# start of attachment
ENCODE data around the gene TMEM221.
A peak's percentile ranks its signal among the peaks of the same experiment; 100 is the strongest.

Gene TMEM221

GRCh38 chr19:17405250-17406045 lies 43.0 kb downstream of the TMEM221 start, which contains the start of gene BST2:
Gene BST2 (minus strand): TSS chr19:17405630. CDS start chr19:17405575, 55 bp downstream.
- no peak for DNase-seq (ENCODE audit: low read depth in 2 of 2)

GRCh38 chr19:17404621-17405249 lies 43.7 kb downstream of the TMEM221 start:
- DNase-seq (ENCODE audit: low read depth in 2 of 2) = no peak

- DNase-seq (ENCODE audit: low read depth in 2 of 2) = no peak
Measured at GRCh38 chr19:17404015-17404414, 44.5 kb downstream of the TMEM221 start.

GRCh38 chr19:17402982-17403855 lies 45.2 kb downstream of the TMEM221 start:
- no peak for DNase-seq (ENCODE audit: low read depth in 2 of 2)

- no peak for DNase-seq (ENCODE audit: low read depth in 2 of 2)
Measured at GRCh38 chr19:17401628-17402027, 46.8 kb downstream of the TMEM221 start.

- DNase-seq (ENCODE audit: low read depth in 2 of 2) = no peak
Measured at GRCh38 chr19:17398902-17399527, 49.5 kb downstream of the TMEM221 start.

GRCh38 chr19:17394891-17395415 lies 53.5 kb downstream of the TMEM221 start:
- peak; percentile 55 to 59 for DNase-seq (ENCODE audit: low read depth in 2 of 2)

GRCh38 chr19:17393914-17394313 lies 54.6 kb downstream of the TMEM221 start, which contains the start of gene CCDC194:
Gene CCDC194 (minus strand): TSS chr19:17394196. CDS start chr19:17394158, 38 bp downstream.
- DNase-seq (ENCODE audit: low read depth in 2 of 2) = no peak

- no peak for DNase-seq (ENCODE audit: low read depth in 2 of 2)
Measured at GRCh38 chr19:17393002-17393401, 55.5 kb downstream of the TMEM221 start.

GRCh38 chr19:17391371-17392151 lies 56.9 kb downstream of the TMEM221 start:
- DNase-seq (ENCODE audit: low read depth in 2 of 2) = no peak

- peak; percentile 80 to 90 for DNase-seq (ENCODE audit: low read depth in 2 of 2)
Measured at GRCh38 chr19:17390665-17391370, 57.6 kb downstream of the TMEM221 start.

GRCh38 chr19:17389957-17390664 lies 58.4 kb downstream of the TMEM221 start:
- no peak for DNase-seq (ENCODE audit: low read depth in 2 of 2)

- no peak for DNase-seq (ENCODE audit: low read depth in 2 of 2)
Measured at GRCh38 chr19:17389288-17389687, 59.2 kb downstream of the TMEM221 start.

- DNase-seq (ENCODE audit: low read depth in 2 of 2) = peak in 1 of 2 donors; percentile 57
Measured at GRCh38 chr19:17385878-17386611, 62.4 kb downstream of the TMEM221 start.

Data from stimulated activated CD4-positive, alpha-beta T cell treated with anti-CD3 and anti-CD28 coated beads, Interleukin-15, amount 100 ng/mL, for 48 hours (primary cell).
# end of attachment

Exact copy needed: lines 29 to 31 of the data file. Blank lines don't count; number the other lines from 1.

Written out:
- no peak for DNase-seq (ENCODE audit: low read depth in 2 of 2)

- no peak for DNase-seq (ENCODE audit: low read depth in 2 of 2)
Measured at GRCh38 chr19:17389288-17389687, 59.2 kb downstream of the TMEM221 start.